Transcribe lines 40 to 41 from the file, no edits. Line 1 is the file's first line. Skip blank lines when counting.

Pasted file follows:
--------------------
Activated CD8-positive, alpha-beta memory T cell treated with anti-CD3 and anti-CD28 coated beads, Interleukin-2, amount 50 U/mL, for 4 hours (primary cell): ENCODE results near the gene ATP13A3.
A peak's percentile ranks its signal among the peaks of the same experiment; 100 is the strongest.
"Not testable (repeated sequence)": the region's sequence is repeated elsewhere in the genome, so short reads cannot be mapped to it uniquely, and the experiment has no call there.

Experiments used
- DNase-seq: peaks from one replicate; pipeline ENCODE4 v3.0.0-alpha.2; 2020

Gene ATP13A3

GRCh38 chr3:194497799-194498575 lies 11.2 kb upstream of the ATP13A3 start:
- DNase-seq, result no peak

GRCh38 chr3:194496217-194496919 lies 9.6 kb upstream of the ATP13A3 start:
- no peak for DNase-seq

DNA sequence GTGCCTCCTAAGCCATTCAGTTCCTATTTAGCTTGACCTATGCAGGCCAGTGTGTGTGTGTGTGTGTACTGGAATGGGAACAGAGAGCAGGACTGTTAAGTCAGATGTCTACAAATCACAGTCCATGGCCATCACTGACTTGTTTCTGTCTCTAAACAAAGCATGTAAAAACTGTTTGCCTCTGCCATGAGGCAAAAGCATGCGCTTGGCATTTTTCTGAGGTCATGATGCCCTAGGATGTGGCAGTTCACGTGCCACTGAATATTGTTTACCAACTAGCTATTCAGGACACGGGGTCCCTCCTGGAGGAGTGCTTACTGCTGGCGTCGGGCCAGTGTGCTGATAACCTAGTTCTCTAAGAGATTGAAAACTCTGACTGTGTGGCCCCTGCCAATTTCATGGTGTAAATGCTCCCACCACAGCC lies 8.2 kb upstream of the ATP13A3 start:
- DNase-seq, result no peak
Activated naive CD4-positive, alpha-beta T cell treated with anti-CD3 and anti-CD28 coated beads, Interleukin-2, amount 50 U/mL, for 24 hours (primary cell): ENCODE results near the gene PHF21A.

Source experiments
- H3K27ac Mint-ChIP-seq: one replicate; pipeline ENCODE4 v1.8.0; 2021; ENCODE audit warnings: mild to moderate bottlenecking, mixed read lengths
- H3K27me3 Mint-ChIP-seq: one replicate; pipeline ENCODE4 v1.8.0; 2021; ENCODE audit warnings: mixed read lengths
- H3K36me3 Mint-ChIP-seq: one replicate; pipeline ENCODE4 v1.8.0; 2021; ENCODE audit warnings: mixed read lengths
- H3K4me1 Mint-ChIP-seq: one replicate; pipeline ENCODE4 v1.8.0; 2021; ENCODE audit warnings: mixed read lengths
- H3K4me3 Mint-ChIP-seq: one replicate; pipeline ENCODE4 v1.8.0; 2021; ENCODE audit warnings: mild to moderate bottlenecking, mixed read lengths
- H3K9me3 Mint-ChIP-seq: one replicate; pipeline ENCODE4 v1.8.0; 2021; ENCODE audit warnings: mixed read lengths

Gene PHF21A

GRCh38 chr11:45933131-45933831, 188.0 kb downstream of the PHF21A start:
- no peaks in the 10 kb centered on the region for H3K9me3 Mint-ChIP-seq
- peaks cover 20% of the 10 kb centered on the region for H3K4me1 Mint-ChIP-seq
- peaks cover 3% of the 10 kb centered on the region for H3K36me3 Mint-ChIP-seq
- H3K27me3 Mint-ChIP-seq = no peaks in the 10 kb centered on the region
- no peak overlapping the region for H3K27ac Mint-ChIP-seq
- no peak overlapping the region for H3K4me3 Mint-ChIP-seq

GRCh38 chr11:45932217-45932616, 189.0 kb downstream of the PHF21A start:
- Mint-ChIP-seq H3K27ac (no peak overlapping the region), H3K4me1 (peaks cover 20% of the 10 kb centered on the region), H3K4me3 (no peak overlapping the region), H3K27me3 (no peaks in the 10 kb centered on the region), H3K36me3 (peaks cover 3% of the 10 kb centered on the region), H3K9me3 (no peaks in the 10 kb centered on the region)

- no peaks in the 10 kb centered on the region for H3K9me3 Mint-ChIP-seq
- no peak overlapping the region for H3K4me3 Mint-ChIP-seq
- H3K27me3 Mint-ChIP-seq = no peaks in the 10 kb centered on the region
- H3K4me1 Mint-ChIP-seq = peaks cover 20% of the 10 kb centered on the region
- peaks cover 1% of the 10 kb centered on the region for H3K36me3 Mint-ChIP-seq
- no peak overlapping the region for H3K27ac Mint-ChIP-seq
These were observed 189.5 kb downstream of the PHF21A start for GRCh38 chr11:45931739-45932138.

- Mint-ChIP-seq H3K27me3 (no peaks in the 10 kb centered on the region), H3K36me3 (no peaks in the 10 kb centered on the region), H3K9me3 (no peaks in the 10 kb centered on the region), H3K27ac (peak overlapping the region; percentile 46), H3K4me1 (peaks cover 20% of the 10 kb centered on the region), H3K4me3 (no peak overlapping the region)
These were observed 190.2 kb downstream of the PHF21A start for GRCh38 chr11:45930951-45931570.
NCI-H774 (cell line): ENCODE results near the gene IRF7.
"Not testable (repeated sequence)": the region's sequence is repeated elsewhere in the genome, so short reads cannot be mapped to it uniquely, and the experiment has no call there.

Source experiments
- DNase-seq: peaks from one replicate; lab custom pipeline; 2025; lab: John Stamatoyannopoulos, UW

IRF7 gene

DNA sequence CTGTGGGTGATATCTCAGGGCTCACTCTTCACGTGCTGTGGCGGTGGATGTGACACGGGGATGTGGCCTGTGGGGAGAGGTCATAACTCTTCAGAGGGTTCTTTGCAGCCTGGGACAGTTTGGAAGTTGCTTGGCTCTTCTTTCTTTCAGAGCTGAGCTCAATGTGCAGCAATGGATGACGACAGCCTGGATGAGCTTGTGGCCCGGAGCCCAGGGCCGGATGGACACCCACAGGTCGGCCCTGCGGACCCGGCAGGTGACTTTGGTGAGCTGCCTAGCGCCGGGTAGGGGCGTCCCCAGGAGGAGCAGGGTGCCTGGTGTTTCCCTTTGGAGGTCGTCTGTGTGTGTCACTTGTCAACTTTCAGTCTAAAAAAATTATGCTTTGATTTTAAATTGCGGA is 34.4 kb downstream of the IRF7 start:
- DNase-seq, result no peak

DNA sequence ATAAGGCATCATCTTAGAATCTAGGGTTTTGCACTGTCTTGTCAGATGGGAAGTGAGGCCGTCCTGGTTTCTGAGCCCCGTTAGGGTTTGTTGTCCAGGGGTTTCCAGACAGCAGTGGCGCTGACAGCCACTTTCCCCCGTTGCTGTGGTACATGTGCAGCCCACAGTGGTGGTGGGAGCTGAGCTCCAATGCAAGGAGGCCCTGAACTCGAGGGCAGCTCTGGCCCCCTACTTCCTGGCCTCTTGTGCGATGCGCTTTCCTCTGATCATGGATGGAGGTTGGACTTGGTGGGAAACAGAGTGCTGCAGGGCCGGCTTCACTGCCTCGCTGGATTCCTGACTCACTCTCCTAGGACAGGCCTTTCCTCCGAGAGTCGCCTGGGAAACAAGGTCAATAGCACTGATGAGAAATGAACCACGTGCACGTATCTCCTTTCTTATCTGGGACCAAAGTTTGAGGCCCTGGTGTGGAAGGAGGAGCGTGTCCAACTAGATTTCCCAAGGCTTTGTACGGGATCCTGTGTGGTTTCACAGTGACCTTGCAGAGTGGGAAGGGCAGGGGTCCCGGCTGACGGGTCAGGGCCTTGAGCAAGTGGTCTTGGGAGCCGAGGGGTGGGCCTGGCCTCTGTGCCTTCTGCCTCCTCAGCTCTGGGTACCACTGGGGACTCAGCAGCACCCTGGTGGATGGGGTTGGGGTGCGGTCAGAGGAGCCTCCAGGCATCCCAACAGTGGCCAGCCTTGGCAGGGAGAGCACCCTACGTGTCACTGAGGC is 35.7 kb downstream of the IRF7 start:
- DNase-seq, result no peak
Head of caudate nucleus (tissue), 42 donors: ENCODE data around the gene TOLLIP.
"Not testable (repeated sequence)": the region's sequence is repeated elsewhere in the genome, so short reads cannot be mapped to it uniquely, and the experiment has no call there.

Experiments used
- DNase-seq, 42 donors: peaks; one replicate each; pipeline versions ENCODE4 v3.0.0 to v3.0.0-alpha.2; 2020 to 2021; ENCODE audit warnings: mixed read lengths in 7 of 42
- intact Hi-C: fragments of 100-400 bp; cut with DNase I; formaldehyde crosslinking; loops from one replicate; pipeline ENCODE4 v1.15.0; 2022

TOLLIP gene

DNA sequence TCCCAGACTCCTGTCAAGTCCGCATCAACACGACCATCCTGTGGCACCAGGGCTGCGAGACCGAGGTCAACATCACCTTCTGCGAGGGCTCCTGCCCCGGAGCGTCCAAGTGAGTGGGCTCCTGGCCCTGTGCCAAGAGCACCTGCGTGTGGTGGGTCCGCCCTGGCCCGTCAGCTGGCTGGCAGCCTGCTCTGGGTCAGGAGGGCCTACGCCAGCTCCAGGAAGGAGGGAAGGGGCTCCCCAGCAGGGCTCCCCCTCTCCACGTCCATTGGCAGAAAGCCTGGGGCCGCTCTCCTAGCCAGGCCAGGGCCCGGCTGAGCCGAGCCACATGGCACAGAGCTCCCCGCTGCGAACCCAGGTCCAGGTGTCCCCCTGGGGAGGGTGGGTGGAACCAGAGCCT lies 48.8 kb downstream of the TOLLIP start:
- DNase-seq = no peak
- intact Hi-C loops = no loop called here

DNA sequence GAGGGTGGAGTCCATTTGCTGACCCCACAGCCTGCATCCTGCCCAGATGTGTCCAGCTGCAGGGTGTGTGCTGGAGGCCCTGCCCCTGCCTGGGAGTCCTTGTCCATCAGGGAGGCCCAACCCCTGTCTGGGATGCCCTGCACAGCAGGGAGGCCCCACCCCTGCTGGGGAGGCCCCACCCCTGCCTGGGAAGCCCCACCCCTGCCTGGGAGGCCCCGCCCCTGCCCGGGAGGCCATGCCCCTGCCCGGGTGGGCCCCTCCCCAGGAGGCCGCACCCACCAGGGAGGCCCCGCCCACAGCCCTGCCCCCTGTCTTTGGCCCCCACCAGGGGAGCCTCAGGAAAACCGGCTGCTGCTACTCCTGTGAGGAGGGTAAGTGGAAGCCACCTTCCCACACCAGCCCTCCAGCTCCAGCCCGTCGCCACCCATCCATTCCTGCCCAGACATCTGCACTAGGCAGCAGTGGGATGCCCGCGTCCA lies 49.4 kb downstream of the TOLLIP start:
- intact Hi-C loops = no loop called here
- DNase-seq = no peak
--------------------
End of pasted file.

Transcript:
NCI-H774 (cell line): ENCODE results near the gene IRF7.
"Not testable (repeated sequence)": the region's sequence is repeated elsewhere in the genome, so short reads cannot be mapped to it uniquely, and the experiment has no call there.